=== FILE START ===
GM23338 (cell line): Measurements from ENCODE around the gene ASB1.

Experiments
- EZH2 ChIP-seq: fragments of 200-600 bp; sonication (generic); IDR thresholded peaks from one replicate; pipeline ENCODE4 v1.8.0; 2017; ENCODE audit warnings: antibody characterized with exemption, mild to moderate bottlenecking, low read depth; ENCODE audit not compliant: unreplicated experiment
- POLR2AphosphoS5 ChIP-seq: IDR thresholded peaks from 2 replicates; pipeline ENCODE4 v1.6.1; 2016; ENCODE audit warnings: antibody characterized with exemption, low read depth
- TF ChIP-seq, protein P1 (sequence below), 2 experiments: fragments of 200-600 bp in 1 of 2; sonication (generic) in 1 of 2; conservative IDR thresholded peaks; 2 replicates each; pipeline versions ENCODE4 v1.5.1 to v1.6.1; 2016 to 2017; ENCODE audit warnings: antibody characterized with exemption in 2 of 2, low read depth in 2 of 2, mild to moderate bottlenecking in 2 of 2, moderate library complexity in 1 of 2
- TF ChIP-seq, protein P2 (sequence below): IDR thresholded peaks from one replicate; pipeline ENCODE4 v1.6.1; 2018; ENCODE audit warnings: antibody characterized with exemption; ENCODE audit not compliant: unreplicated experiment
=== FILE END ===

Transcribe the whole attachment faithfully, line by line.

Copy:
GM23338 (cell line): Measurements from ENCODE around the gene ASB1.

Experiments
- EZH2 ChIP-seq: fragments of 200-600 bp; sonication (generic); IDR thresholded peaks from one replicate; pipeline ENCODE4 v1.8.0; 2017; ENCODE audit warnings: antibody characterized with exemption, mild to moderate bottlenecking, low read depth; ENCODE audit not compliant: unreplicated experiment
- POLR2AphosphoS5 ChIP-seq: IDR thresholded peaks from 2 replicates; pipeline ENCODE4 v1.6.1; 2016; ENCODE audit warnings: antibody characterized with exemption, low read depth
- TF ChIP-seq, protein P1 (sequence below), 2 experiments: fragments of 200-600 bp in 1 of 2; sonication (generic) in 1 of 2; conservative IDR thresholded peaks; 2 replicates each; pipeline versions ENCODE4 v1.5.1 to v1.6.1; 2016 to 2017; ENCODE audit warnings: antibody characterized with exemption in 2 of 2, low read depth in 2 of 2, mild to moderate bottlenecking in 2 of 2, moderate library complexity in 1 of 2
- TF ChIP-seq, protein P2 (sequence below): IDR thresholded peaks from one replicate; pipeline ENCODE4 v1.6.1; 2018; ENCODE audit warnings: antibody characterized with exemption; ENCODE audit not compliant: unreplicated experiment